Gluten free and vegan haggis. I would think all three of those are weird to the mainstream eater! Haggis looks very much like a sausage overstuffed with cooked minced meat, or soy chorizo, so finely chop up all the ingredients. I chop mine by pulsing them in the food processor. I previously used mushroom powder to help with the meaty / umami flavor, as well as the fresh mushrooms which give a chewy texture, but updated the recipe to miss the dried mushroom which gave it a slightly stodgy texture. Authentic haggis contains quite a quantity of oats, and although I know that GF oats should be O.K. for my tummy, I remember feeling not so well after eating them, and haven’t given them another chance since. You could add them if you really wanted to.
The flavor of this is very satisfying. It is filling, and warming, lightly spiced, and savory. I did wonder whether I should throw a wee dram of whisky into the mixture, but I couldn’t quite bring myself to do that to single malt scotch. (Update: I tried some with a little whisky, and daughter #1 was not at all keen, so we’re leaving it out.) The texture of the filling is soft and hearty, and contrasts well with the chewy rice-paper covers. All served with gravy and mashed tatties or swedes: very homey and satisfying.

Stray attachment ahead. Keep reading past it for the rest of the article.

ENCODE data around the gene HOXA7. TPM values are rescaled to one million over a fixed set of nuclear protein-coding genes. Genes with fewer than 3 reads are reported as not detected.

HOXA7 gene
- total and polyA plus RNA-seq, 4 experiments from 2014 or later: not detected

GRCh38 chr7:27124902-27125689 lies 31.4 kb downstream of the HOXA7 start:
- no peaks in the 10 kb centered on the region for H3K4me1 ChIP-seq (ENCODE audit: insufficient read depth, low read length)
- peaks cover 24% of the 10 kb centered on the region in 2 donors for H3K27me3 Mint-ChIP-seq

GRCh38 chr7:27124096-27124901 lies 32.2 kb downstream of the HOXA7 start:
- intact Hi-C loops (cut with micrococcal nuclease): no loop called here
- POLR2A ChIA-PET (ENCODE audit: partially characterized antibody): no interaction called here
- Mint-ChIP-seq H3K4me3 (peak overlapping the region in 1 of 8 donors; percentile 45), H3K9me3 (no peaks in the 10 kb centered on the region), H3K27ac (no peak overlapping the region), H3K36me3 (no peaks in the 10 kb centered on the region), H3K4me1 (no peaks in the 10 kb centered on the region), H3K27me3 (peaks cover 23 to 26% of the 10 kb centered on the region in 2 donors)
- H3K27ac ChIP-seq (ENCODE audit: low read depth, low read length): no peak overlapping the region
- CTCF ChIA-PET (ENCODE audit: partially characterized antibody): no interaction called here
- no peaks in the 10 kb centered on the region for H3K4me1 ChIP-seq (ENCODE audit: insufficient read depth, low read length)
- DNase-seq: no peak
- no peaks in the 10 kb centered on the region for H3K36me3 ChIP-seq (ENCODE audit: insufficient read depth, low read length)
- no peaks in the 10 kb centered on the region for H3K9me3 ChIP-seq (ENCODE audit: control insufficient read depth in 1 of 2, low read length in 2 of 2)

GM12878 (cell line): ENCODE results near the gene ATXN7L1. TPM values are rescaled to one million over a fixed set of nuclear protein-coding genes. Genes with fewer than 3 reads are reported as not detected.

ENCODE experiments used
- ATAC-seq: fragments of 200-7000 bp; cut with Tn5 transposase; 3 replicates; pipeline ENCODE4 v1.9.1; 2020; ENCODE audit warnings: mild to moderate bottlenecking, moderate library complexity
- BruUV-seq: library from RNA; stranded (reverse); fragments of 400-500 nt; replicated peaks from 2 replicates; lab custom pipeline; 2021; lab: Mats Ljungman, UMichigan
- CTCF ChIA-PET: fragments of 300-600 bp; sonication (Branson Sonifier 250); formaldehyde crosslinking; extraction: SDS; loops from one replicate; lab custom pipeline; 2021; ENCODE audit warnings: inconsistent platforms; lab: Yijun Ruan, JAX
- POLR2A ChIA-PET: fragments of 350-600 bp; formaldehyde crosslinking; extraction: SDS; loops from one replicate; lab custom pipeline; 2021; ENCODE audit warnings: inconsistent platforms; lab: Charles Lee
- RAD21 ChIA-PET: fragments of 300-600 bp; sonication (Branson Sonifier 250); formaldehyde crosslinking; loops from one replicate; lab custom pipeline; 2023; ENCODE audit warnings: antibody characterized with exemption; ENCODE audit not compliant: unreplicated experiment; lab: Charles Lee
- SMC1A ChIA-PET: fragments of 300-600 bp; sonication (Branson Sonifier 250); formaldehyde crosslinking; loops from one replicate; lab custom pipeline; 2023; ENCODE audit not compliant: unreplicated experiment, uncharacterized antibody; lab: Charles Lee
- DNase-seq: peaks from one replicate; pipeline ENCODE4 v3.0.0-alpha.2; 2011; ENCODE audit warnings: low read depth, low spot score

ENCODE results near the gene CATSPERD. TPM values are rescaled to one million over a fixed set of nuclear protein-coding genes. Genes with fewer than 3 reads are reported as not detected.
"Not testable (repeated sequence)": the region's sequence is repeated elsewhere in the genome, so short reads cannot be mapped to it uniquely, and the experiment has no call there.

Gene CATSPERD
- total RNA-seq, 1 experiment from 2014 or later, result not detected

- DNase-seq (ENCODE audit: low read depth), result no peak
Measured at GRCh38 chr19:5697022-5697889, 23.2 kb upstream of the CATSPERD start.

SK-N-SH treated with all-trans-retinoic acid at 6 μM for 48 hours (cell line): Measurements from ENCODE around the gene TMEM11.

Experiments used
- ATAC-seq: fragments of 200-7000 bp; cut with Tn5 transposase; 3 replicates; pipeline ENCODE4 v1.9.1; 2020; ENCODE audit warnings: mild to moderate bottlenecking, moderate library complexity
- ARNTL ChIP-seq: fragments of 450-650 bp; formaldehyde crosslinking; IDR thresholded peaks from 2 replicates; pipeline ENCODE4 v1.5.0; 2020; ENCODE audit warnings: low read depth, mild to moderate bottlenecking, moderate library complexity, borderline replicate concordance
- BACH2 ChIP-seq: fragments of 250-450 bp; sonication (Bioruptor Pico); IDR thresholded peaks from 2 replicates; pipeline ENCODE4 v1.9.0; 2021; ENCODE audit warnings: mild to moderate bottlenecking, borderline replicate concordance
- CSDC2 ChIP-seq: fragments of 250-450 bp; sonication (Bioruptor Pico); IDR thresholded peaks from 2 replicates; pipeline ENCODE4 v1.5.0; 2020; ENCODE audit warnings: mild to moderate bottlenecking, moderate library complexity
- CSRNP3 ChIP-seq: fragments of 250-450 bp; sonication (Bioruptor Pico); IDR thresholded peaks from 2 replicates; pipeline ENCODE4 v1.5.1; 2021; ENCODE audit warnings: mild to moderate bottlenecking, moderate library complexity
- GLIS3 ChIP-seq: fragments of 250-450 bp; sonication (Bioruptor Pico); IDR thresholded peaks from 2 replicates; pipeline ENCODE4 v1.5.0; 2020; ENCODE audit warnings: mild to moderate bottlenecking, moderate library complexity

Make 12 individual haggis, enough for 6 folks.
2 tsp cooking oil
1 medium onion, peeled and finely chopped
1 large carrot, peeled and finely chopped
8 oz fresh mushrooms, finely chopped
2 cloves garlic, minced
1/2 cup (4 fl oz) dry red lentils, rinsed
2 1/2 cups (20 fl oz) water
1 tsp salt
1/4 tsp black pepper
1/2 tsp nutmeg
1/2 tsp ground coriander
1 tin or 10 oz drained, cooked, black or red beans
6 tbsp ground pecans
1 tbsp Braggs Amino Acids (or other GF soy sauce, for salt and color)
12 x 8” round rice papers for wrapping
Heat the oil in a saucepan over medium heat, and sauté the onion and carrot for 5 minutes.
Mix in the mushrooms and garlic, and continue cooking 5 minutes, stirring occasionally.
Stir in the lentils, water, salt, pepper, nutmeg and ground coriander, and simmer gently until the lentils are no longer crunchy.
Add the remaining ingredients (except for the rice-paper wraps).
Stir, turn the heat down to low, and simmer gently until the haggis filling is a thick, spoon-able consistency.
Check that the lentils have fully softened, and if not, add another 4 floz of water and continue simmering.
Turn off the heat, cover, and put to one side while you compose the haggis parcels.
Place one rice paper in the hot water, holding it down with your fingers so it doesn’t curl up on itself. Allow the rice paper to soften for 20-30 seconds, until soft and pliant.
Transfer the rice paper to a plate; place 1/4 cup haggis mixture in a 2” by 1” sausage in the center, then fold the rice paper first over the short sides of the sausage filling, then roll the haggis up to complete the casing.
Put the haggis on a warmed plate to one side, covered with tin foil to keep warm, then repeat with the next rice paper, until all the mixture is used up.
Serve hot, with mashed potatoes and swede (neeps).